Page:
Will you please send me about a dozen of the October number of the TOWER? I think I can make good use of about that number. I intend loaning them instead of giving them away. I intend sending for some packets in order to do some colporteur work as soon as the way opens.

Below are the names of two ministers (Baptist and Methodist) to whom please send the TOWER, October number.

With love to yourself and the church at Pittsburgh, I am yours in Christ,

J. N. L__________.

Buffalo, Jan. 2, 1887.

DEAR SIRS: I have just received the first volume of Millennial Dawn, I was about to send for one bound in cloth, as it would stand rougher usage, as I intend to lend it to all inquirers after truth. A priest here desires to read it, and I am more than pleased to loan it to him, as I believe it to be the essence of the word of God. ZION'S WATCH TOWER has been distributed to a great many of the members of the church of which I am a member. At first it was not received very warmly, but now many are anxious to read it and are seeing the Bible as a new book through its teachings, especially the priest to whom I allude.

Yours in Christ, O. E__________.

Helsingborg, Sweden, Dec. 19, 1886.

DEAR BROTHER RUSSELL: It is now some months since I had the pleasure of receiving your letter and papers (Swedish as well as English), for which I thank you much. I will use them so that they will do the most good. People in general are averse to hear of salvation for any after this life, just as in America. Here the Lutheran faith predominates, but many have been led to abandon the idea of an atonement, and, as I have seen in the TOWER, you are fully acquainted with their way of mixing things. At one meeting, where I was defending the atonement, and claimed that Christ purchased us with his blood, one speaker said, "The average of Christian teachers allow that something great took place at the crucifixion of Christ, but of what and how, there seems to be no clearness." An odd one is desirous of perusing the TOWER, and they have nothing to say but that light and truth are shown through them. Thanks be to God, when I see through all God is showing me, that my efforts are not in vain, and people are getting more prepared to hear the glad tidings of great joy which shall be to all people. Thank God that light is shining; thank God that I am privileged to help to spread it. Some years ago, when I sacrificed myself to God, I had no idea that I should be distrusted and rebuked of any that trust God, but in entire reliance on God and his Son, my Redeemer, I shall be able to overcome. Yours, in hope of glory,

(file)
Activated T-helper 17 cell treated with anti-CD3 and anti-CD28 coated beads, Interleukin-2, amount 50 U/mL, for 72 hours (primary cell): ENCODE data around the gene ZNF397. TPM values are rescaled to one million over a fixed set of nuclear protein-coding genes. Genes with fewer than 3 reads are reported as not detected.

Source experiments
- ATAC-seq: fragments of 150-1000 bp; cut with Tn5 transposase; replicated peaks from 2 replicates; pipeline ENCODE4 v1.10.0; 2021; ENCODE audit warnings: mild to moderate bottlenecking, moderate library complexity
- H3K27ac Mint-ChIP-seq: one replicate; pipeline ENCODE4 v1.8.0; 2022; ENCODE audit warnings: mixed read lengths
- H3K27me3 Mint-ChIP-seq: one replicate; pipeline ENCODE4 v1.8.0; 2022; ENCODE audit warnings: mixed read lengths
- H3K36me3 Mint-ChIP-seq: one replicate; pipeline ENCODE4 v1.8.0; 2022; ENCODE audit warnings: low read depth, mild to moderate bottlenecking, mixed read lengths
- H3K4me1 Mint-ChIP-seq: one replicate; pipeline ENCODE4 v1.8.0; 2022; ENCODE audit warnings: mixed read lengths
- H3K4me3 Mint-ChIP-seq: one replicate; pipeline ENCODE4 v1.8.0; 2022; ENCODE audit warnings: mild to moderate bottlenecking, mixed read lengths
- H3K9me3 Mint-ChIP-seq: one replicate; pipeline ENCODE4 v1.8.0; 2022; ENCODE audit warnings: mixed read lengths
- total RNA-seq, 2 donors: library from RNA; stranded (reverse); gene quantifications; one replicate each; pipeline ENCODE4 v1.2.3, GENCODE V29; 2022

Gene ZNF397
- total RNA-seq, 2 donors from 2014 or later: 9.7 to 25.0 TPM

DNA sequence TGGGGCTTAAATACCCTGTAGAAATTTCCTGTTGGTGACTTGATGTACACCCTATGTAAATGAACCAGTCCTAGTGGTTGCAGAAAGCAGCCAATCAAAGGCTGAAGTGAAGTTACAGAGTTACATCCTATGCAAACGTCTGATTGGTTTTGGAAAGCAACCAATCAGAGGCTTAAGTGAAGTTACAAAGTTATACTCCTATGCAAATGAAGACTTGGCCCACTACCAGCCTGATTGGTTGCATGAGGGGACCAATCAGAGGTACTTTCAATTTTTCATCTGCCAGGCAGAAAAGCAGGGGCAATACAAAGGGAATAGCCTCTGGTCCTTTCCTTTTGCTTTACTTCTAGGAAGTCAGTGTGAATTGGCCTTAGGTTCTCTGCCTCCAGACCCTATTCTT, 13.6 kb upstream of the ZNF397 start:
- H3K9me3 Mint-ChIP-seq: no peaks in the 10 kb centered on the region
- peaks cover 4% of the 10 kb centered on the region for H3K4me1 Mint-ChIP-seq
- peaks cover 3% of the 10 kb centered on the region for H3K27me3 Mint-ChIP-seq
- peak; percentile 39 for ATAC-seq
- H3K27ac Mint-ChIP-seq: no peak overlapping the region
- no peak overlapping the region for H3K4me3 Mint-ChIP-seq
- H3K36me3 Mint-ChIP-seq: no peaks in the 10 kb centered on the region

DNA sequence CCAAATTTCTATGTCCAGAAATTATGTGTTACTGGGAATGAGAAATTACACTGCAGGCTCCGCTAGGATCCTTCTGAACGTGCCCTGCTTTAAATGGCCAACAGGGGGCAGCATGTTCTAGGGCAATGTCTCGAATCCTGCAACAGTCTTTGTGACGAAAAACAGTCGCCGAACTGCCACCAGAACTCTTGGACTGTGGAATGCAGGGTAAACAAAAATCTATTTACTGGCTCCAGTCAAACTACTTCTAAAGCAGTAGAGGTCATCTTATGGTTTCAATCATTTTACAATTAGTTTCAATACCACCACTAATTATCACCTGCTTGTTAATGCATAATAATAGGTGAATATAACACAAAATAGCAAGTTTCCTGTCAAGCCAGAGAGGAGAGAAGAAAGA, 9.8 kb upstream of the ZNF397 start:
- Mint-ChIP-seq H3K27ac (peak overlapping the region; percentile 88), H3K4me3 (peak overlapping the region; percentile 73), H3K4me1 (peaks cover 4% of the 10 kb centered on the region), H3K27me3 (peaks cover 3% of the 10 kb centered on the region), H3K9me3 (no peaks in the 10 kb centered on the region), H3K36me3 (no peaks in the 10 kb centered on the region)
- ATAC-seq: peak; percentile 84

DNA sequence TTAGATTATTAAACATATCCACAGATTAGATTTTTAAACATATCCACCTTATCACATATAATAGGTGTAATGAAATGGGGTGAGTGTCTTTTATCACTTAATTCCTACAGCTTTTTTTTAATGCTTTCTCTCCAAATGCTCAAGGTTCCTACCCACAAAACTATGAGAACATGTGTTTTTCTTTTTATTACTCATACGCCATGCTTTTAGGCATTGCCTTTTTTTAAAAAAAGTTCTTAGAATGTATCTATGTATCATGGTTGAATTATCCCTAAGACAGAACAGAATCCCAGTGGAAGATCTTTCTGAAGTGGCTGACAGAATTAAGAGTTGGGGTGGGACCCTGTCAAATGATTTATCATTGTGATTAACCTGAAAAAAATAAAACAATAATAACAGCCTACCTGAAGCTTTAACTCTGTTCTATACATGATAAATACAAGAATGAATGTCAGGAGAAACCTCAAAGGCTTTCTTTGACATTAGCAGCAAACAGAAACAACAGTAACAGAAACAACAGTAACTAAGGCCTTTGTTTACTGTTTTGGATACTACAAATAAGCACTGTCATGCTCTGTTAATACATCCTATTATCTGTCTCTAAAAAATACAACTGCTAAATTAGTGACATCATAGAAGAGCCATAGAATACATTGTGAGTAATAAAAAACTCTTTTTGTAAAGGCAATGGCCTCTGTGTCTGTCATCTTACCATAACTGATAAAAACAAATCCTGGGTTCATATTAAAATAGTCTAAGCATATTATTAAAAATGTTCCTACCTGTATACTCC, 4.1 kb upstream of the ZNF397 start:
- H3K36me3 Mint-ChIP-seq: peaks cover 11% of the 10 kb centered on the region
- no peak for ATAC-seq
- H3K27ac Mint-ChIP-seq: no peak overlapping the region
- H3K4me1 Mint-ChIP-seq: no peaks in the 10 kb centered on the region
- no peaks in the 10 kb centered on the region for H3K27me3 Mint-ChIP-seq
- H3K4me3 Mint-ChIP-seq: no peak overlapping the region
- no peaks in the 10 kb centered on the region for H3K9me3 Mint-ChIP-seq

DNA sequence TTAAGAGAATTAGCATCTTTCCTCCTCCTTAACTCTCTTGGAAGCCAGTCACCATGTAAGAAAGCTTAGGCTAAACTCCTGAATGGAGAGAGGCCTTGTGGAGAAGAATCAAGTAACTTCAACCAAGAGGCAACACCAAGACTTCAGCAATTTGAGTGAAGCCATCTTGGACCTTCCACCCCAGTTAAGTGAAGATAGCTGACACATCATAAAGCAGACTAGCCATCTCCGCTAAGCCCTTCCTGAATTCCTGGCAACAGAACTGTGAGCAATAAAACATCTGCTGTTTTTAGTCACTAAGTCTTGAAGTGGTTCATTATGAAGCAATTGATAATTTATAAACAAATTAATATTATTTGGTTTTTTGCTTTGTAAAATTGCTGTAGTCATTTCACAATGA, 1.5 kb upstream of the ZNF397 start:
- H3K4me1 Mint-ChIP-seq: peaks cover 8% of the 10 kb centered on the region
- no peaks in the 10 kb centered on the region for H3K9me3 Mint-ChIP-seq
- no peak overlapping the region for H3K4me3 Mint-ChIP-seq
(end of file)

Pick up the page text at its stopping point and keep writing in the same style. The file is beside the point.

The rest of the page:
N. M. O__________.

Fort Dodge, Iowa, Jan. 17, 1887.

DEAR BROTHER IN CHRIST: I had just finished reading your book, lent by a friend, when the cheaper edition came. I thank God that he has given you such a work to do for his children, and now I have a great desire to persuade as many as possible to purchase and read the book. I had thought to get as many copies as I could and lend them, but that does not satisfy me. I could not reach enough, and I believe the way is open for me to visit the Christian and thinking people of this place, and perhaps of others, and my brother proposes to do the same in other cities and towns, if we meet with success sufficient to cover our necessary expenses. My hopes are very buoyant, because I want everybody to read it, yet I know that I must not expect too much.

I enclose fifteen dollars, send me of the cloth and paper bound Dawn, Vol. I., half each.

In Christian fellowship. Sue B__________.

New Orleans, La., Dec. 17, 1886.

DEAR BRO. RUSSELL: Inclosed please find P.O. Order for ten dollars, for which please renew my subscription for the WATCH TOWER (three copies), and send another copy of Millennial Dawn. What is over use where most needed. The money I send I received in answer to prayer. I have been desirous to send my subscription and something for the Lord's work, but somehow was not able to spare it out of my wages. Yesterday I asked the Lord to help me get it. Today my employer handed me twenty dollars as a present, which seems to me a direct answer to my prayer.

I have been since asking the Lord to make plain his will to me regarding it, which I believe to be this, to give ten dollars for the clothing and feeding of the spiritual man, the other ten I give to my wife for her part of the work, namely, supplying the physical necessities of the Lord's poor around us. Still trusting in God, who gives us richly all things to enjoy, I remain as ever your fellow-laborer in the harvest field.

C. S__________.

Oceana Co., Mich., Dec. 6, 1886.

The first volume of Millennial Dawn, so kindly sent came safe to hand, may the Lord richly bless the unselfish love bestowed on the poor of the Lord's flock. I have not read it all through yet, but have been greatly blessed from the perusal so far. I thank God every hour of my life that I am enabled to understand so much of his grand loving plan for the blessing of all the families of the earth. I am sorry I am unable to forward you any money with this, the great drouth here the past summer has deprived me of that happiness. I am compelled this winter (with poor health) to labor in the lumber woods for means to supply self and family with bread, and food for my stock. However, I expect some money before long and part of it shall be appropriated in renewing my subscription for the TOWER and the volume of Millennial Dawn, and I trust something for the Tract Fund.

I shall want one of the cloth bound volumes for my library, and intend to use the present volume for lending to those whom I have reason to believe are hungering for the truth.

Your brother in fellowship and service.

T. B__________.